Are your gums receding? This is a common experience for people and can become progressively worse over time. The gums can recede from the teeth due to a variety of reasons including heavy toothbrushing, gum disease, and genetics. Receding gums causes part of the roots of your teeth to be exposed which can lead to sensitivity, increased risk of decay, and poor esthetics.
Once this tissue is lost and the roots exposed, the gums won’t come back on their own. But a gum graft procedure can potentially restore the lost gum and cover roots. Stem-cell like material can be applied to reestablish the lost tooth support. What is the typical gum grafting success rate? Will it work and will it last? Here’s what you can expect.
Gum Grafting Success Rate:
Gum grafting procedures have a high rate of success. There are two aspects to gum grafting- one is to reestablish a thick layer of recession-resistant gum tissue and the second is to cover the previously exposed roots.The success of your gum graft procedure depends on multiple factors including the initial severity of the problem and the cause of the recession. Consultation with a specialist in the field will clarify how to treat the recession and what outcome to expect.
What Can the Patient Do to Help Their Gum Graft to Be Successful?
The success of a gum graft procedure depends on the initial problem, the healthcare provider, and patient compliance to achieve the best outcome. If you follow the instructions from your dentist, you have a better chance of success.
- Avoid hard foods. It would be best to avoid hard and crunchy foods like nuts, chips, or anything that would potentially damage the gum tissue as it is healing. You could attempt to chew them on the opposite side from your gum graft, but there’s always a chance that a piece of food could get to the wrong side and cause a problem.
- Avoid brushing or flossing where your gum graft is. For a certain period of time after your gum graft, your dentist will tell you to avoid brushing or flossing in that area. This time frame could range anywhere from 10 days to a few weeks and you may need a follow up appointment to check your healing progress before your dentist gives your permission to resume brushing and flossing.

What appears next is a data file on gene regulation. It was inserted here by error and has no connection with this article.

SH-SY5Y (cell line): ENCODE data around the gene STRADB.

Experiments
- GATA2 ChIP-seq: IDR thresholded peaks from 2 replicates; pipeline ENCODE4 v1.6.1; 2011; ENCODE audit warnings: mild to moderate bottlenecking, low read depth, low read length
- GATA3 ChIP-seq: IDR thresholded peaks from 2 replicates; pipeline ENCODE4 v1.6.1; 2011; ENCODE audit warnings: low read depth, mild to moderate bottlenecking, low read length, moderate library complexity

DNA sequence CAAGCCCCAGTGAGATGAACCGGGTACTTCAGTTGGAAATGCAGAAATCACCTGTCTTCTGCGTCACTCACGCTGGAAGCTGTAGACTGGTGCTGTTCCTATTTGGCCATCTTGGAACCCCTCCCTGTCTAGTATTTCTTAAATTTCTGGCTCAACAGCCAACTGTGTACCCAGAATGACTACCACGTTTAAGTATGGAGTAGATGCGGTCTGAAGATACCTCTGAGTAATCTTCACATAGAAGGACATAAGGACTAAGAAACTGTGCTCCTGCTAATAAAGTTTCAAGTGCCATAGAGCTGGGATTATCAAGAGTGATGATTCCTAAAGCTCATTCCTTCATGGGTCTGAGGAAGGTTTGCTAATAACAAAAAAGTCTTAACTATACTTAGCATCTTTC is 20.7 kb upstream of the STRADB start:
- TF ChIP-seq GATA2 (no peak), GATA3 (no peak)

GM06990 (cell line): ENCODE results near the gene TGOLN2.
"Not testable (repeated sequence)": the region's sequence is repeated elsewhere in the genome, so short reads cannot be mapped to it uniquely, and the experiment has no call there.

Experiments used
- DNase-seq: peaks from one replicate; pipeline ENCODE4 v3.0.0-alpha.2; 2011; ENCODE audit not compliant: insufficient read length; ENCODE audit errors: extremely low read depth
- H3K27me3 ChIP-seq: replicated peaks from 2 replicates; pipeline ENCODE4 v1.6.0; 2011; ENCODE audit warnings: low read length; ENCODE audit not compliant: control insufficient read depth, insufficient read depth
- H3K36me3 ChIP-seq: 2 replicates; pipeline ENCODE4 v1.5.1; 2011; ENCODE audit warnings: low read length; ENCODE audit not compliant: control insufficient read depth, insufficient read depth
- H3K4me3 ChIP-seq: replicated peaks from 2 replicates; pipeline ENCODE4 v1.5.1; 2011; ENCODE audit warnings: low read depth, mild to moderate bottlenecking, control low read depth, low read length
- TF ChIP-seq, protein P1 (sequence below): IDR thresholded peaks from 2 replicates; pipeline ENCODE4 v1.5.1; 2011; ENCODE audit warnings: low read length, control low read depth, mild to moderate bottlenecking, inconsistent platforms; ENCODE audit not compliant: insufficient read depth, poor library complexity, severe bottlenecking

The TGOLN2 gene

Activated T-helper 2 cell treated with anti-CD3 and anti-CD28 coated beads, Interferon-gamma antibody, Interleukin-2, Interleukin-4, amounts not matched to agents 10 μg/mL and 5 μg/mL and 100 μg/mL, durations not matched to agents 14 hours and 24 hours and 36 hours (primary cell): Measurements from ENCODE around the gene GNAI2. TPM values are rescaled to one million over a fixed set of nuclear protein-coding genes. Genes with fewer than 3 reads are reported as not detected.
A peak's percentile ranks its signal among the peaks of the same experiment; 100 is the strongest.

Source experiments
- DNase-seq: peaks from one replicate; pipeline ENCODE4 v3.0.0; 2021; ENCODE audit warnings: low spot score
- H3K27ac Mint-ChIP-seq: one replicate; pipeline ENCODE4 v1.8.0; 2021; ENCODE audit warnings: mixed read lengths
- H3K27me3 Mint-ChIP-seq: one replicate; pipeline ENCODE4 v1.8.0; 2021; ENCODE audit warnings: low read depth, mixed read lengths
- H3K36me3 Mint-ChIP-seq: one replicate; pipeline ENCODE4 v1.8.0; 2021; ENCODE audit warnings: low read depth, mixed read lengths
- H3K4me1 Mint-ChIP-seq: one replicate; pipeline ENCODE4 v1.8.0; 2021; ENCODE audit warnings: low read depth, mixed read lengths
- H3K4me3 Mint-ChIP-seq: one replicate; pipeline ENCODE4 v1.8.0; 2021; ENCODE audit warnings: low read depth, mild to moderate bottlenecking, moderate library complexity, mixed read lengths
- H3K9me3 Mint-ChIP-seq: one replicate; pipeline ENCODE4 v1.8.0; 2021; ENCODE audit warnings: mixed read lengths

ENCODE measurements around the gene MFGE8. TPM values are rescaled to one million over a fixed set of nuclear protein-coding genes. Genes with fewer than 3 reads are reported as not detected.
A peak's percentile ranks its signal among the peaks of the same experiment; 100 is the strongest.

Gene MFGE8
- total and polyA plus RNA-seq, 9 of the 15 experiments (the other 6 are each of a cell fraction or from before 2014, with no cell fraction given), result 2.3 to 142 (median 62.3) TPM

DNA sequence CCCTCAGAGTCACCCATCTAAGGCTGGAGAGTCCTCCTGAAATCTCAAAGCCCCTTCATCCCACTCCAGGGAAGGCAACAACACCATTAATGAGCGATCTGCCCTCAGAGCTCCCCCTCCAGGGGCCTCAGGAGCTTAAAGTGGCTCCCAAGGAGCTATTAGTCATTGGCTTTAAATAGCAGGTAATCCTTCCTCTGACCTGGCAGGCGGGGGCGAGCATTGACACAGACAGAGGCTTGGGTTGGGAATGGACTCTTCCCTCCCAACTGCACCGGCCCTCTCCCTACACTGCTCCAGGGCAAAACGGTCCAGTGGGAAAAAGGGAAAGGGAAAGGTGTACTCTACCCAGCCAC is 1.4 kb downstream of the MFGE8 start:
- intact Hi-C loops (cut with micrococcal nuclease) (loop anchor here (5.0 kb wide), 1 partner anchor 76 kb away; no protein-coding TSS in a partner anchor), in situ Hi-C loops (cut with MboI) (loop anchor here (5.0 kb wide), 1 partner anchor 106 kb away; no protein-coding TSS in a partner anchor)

- Use the mouthwash your dentist prescribes. While you are unable to brush, your dentist will prescribe you a mouthwash that will help to prevent bacteria from building up on your teeth. Be sure to use the mouthwash according to your dentist’s instructions.
- Take antibiotics as prescribed. In many cases dentists prescribe antibiotics following a gum graft procedure in order to prevent infection of the gum tissue. Be sure to take your antibiotics for the entire duration of the dosage.
- Avoid smoking. Smoking is one of the biggest causes of gum graft failure. It constricts the blood vessels in the gums which will harm the healing process of the gum tissue. It is best to avoid smoking while your graft is healing, and quitting altogether would be best for your oral health as well as your overall health.
What Can Cause a Gum Graft to Fail?
Although gum graft procedures are highly successful, there are times when the initial problems causing the recession cannot be resolved. Of course all of the items listed to improve success rates need to be followed to achieve the optimum outcome.
Progressive Periodontics and Implant Dentistry Provides Gum Recession Treatment
If your gums have receded enough that you want or need to have them corrected, you have multiple options dependent on the treatment needs. One technique of gum grafting utilizes your own soft tissue to develop the root coverage. Another option is are “tunnel procedures” which utilize small incisions to allow collagen materials and stem-cell like materials to be placed to regenerate the lost gum tissue. The Chao PinholeⓇ Technique is one of these techniques.
Dr. Marc Gordon at Progressive Periodontics and Implant Dentistry offers many different types of soft tissue procedures to resolve recession and can provide you with the best choices based on your current issues.